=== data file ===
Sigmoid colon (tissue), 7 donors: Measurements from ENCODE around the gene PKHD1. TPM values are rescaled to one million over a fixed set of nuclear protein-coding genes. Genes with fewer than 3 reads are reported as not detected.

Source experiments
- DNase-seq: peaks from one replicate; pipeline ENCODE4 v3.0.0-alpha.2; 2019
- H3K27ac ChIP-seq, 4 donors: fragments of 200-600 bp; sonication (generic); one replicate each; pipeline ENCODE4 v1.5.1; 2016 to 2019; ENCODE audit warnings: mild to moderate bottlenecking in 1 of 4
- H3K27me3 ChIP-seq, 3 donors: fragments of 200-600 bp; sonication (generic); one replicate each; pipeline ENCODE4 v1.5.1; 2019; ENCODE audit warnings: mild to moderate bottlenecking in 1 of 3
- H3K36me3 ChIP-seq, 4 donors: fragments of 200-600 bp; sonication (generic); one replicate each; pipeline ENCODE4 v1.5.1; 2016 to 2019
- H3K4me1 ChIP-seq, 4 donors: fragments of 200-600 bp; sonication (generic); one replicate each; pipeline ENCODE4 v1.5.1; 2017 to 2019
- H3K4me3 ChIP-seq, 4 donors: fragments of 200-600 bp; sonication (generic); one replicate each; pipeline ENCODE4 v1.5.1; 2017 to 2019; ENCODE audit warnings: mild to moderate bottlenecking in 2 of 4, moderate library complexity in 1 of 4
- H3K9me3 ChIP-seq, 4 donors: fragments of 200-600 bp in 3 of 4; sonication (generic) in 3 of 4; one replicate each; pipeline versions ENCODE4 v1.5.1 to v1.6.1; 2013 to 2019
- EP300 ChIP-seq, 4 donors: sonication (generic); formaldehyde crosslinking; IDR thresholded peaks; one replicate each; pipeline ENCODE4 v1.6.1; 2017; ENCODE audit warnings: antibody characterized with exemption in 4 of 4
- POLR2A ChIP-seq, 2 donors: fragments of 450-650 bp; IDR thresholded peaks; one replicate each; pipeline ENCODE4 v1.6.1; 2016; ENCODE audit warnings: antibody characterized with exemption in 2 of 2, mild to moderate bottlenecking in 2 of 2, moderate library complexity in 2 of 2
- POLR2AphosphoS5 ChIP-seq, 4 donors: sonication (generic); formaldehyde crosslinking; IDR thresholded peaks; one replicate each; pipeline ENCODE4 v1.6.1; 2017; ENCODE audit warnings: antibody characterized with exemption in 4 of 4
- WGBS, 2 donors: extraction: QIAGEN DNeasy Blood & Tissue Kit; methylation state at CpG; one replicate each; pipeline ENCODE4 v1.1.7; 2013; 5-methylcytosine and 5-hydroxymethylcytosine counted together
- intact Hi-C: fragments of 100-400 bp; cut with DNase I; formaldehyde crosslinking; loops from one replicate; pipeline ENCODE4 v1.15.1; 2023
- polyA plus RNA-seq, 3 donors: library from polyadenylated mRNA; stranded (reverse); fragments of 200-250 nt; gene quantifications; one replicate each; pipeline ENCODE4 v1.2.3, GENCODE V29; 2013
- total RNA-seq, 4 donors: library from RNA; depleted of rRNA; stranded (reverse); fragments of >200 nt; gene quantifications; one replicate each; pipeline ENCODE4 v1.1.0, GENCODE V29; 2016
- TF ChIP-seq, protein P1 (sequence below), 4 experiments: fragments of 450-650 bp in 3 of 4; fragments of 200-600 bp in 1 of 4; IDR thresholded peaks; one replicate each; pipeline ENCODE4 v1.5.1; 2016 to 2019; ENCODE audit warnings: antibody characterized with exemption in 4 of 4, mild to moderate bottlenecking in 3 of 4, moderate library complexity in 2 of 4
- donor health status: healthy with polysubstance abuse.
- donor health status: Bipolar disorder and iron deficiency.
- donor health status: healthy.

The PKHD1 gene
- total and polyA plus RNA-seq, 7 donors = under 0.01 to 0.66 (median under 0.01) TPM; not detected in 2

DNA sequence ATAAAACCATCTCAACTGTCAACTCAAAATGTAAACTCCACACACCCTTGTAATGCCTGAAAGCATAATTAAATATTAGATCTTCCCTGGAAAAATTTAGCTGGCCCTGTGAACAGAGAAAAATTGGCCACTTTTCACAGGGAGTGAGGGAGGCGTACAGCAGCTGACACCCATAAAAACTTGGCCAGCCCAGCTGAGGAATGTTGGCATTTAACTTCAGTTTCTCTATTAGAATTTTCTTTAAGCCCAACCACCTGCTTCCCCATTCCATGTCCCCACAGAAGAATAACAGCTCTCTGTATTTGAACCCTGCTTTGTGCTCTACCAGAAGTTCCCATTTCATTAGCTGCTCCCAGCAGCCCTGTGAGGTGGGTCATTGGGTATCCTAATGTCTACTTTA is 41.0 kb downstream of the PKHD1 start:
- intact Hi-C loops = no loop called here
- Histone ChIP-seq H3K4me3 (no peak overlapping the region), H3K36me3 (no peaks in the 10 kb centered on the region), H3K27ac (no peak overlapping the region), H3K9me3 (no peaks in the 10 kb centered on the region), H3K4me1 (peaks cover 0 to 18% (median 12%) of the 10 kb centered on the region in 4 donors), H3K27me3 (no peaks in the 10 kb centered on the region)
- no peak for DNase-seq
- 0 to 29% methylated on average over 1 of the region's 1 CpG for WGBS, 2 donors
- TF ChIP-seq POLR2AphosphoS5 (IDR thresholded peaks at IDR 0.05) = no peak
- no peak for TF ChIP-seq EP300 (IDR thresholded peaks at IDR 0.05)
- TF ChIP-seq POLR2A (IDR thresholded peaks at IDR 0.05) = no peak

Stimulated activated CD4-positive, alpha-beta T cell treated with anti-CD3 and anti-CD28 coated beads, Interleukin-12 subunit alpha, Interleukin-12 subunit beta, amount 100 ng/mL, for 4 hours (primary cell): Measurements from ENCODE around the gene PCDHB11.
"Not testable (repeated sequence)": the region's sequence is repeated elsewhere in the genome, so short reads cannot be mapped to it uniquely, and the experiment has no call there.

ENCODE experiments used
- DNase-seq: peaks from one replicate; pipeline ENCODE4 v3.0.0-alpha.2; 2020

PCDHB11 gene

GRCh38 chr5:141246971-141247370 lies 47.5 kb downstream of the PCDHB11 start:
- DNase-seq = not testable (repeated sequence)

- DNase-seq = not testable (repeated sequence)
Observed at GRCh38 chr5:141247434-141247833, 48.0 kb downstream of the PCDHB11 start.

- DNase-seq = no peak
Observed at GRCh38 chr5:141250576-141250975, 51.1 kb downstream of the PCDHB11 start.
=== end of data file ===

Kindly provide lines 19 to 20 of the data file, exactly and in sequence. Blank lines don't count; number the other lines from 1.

- donor health status: Bipolar disorder and iron deficiency.
- donor health status: healthy.